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What Kind of Salad Costs $14?

Convenience has a cost — and there's nothing inherently wrong with paying it. You don't have to feel guilty for little splurges if you make room in your budget for them.
Dec. 6, 2019
Managing Money, Personal Finance
What Kind of Salad Costs $14?
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When your coworkers flock to the pricey salad chain around the corner every week for their $14 salad fix, it’s natural to ask: “What kind of salad costs $14? And is it really OK for me to spend that much on leafy greens?”

The answers are: A $14 salad is the kind that you get to enjoy without having to make yourself. And you can probably fork over $14 for a dressed-up salad from time to time — as long as your lunches don’t end up eating into your savings.

Common financial advice tells you to avoid indulging in small luxuries like gourmet salads, coffee-shop lattes or movie popcorn. Although it’s true that these purchases can add up, there’s a way to make it work.

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Yes, you could build your own salad at home for far less. But that $14 is also going toward wages for employees, rent on the salad spot, high-quality ingredients and, of course, your convenience.

The key is to build room in your budget for “fun money” — experiences and indulgences — and track your spending as you go.

With some planning, you can have your $14 salad and eat it, too.

How to budget for splurges

If you were to adopt the 50/30/20 rule of budgeting, that $14 salad would fall into the “30” category.

The 50/30/20 budget is relatively simple. It allocates your take-home pay into three areas: 50% for necessities (your rent or mortgage, car payment or subway pass, etc.), up to 30% for wants (things like $14 salads, music subscriptions and flights) and the remaining 20% (or more) for savings and debt repayment.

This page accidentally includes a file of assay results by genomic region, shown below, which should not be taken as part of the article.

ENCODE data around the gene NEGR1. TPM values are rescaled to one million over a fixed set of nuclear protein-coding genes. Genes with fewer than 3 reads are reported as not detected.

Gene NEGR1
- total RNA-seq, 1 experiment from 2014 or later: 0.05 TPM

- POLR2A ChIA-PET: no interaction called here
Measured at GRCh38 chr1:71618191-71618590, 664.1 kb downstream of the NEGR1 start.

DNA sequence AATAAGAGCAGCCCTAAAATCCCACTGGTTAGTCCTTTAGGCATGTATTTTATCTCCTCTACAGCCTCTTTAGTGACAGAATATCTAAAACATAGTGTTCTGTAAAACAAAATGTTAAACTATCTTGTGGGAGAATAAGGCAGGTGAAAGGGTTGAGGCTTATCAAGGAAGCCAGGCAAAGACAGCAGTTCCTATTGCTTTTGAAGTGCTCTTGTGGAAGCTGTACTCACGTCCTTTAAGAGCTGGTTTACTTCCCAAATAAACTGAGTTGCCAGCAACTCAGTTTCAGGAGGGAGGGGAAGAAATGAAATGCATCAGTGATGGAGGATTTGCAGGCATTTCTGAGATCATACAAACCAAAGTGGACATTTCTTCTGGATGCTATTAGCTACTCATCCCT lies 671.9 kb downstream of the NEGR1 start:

If your monthly after-tax income is $4,000, you’d set aside $2,000 for rent or mortgage and other necessities, up to $1,200 for wants and at least $800 for savings and paying off debt. You could decide to dedicate a set portion of your wants fund — say, $200 of the $1,200 — for dining out with coworkers, and the $14 salad would come out of that.

Track your spending

An important part of making and sticking to a budget is to track your spending. Whether you prefer to use a budgeting app, keep a spreadsheet or just write things down in a notebook is up to you. The point is to make a habit of looking at your expenses so you know where your money is going and when to cut back.

It also helps to look ahead at your social calendar. Do you have a bunch of birthday parties and happy hours coming up? Factor these events into your budget; keep them in mind when you’re deciding whether or not to order the salad or bring your lunch from home.

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